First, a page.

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World Elder Abuse Awareness Day is Today

Posted June 15, 2020

Elder abuse is a serious problem in the United States. According to the Administration for Community Living (ACL), a division of the U.S. Department of Health and Human Services, as many as 1 in 10 older Americans are abused or neglected each year, and only 1 in 14 cases of elder abuse ever comes to the attention of authorities.(1)

To promote awareness of elder abuse, World Elder Abuse Awareness Day is commemorated worldwide every year on June 15.

World Elder Abuse Awareness Day organizers offer advice for recognizing and dealing with a particularly significant problem – financial exploitation. The U.S. Senate’s Special Committee on Aging estimates that older Americans lose an estimated $2.9 billion each year to financial schemes and scams.(2)

While strangers often perpetrate this form of abuse, sadly, friends and family are even more likely to take advantage of seniors. In fact, it’s estimated that in almost 60% of elder abuse and neglect incidents, the perpetrator is a family member.(3)

Common warning signs and things to watch out for

  • Unauthorized withdrawals from bank accounts or credit card charges
  • Changes to a will, trust, mortgage or deed done without the senior’s knowledge
  • Pressure from family members about getting control of the senior’s finances, including threats to confine the senior in a nursing home unless control is relinquished

According to the National Adult Protective Services Association (NAPSA)(5) , seniors can also frequently fall prey to phone scams. Among the most common are Internal Revenue Service (IRS) impersonators who accuse victims of owing back taxes and penalties; they then threaten the senior if immediate payment is not made in some form.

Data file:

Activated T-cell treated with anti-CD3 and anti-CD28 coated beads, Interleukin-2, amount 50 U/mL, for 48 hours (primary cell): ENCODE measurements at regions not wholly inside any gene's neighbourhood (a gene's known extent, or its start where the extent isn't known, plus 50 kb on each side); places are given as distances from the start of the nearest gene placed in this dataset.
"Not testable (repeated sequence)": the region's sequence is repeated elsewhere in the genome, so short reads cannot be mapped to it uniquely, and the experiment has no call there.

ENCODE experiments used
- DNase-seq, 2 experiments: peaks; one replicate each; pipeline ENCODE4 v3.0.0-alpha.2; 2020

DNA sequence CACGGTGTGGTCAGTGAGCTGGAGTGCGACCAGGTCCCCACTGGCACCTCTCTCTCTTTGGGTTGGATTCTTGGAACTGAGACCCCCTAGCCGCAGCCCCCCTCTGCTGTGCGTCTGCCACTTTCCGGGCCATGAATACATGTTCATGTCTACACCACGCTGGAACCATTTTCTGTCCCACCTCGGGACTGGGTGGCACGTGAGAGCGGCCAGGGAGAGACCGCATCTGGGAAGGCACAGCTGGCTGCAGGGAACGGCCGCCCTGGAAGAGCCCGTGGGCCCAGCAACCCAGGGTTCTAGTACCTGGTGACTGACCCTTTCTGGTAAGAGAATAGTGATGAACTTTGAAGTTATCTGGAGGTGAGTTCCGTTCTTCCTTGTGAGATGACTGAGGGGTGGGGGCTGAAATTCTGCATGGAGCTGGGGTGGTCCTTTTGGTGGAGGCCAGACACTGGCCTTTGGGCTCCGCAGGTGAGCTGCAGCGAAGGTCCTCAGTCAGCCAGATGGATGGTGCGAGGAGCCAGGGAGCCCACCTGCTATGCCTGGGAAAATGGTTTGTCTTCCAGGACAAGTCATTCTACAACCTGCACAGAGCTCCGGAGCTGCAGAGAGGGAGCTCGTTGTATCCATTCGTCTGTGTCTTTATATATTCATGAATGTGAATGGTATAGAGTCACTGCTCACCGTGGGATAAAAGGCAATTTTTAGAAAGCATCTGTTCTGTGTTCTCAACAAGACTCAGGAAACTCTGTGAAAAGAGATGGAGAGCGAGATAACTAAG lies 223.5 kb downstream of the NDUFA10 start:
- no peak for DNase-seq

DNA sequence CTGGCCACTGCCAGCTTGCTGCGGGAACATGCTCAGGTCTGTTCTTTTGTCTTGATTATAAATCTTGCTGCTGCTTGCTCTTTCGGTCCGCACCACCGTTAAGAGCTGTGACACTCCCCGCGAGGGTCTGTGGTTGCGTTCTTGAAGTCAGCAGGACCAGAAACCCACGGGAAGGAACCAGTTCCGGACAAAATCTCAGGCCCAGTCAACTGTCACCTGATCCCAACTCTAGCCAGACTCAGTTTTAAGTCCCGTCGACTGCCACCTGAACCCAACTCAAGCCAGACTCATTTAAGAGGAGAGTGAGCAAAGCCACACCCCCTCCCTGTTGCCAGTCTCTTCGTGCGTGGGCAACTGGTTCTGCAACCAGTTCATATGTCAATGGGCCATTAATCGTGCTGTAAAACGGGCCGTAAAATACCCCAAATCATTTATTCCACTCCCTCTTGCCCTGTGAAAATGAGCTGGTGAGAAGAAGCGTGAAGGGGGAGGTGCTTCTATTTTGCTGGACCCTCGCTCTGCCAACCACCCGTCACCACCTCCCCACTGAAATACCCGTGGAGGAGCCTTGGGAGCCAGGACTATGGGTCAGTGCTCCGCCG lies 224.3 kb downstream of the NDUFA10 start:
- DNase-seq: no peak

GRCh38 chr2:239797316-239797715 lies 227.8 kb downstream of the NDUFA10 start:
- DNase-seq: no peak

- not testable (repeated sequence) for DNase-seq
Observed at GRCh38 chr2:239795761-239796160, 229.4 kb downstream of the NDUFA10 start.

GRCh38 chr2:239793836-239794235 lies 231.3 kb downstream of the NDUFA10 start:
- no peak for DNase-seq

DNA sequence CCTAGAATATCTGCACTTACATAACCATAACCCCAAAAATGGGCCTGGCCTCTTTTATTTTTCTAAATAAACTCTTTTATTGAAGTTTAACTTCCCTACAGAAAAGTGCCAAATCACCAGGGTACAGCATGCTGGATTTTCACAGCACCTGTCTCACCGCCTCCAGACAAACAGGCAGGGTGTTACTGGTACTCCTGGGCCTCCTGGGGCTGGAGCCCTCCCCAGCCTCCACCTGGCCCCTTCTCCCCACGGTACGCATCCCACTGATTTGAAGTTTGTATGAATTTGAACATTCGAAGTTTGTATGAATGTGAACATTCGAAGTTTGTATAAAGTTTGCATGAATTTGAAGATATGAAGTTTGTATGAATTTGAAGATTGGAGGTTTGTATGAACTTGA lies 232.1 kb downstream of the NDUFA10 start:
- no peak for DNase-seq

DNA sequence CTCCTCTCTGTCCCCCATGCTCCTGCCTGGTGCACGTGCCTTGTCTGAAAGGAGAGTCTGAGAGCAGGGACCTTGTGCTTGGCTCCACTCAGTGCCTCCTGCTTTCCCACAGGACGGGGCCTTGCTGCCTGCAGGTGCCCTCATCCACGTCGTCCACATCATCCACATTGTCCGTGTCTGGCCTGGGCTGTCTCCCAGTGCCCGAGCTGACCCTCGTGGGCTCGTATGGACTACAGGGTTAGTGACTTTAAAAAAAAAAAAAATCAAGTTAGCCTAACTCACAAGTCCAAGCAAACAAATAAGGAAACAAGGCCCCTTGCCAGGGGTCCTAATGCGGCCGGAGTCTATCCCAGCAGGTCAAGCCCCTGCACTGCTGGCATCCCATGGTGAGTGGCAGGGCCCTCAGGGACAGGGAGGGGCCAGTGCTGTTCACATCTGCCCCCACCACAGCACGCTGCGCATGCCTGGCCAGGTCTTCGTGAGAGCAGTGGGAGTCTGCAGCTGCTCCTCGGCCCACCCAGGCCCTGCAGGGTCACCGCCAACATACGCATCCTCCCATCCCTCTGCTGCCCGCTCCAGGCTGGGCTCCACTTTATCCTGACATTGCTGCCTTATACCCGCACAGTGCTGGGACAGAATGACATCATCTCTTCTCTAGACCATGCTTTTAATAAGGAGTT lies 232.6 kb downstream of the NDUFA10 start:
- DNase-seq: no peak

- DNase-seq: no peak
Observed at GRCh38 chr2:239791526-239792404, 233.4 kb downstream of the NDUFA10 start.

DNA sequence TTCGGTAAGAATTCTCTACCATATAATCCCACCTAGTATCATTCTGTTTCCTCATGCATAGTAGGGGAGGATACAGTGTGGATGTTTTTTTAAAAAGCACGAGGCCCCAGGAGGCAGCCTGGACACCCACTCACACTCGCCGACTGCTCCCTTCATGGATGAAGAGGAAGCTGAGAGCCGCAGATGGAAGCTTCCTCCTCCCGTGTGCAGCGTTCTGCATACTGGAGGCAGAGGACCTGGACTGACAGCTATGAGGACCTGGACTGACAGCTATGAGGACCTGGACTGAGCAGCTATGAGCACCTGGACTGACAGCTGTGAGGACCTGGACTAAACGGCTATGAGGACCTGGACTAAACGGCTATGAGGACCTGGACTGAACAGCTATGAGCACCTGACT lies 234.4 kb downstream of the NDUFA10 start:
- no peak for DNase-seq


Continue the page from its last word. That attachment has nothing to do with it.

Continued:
Other scams include:

  • Convincing victims by phone that they’ve won a lottery or sweepstakes and asking them to send money to cover processing fees and taxes.
  • Offering to do home or utility repairs and stealing the victim’s belongings while inside the home.
  • Fabricating a charitable or family-related call for money. The senior might be asked to send money after a devastating hurricane, for example, or led to believe that a family member is in danger unless money is sent.(4)

NAPSA says that seniors can also be pressured into investments, reverse mortgages and other loans or pyramid schemes. False emails about bank accounts and “phishing” schemes that encourage them to divulge private personal data are also common criminal complaints.

Sadly, unscrupulous family members can use a Power of Attorney or other legal avenue to steal money, take advantage of access to accounts, and perpetrate fraud against seniors.(6)

In the bail bonds industry, we see these types of financial scams often. The perpetrator will call a senior and tell them they have their child or grandchild in custody and need payment information immediately to post bail. Often panicked, the senior offers up their credit card or sends cash through an app (which A 2nd Chance never uses), without asking for any details, and the scam is complete. It’s important to verify the business is legitimate and the caller indeed works for the business they say they represent before any money is sent.

Protecting against fraud and abuse

To avoid potential abuse, seniors should(7):

  • Reduce telemarketing calls by getting on the National Do Not Call Registry. They can visit or call 888-382-1222 to register a phone number.
  • Not provide personal information (e.g. Social Security number, credit card) over the phone unless they placed the call and trust the person with whom they’re speaking.
  • Only sign any documents that they completely understand and consult an attorney or trusted family member if needed.
  • Destroy (tear up or shred) sensitive documents such as credit receipts, bank statements, and financial records before disposing of them.
  • Take their time and not be pressured into making immediate decisions, including those about large purchases or investments. Beware of opportunities that seem “too good to be true.”

To learn more about elder abuse, its prevention, and other helpful resources, please visit

(6) Ibid.


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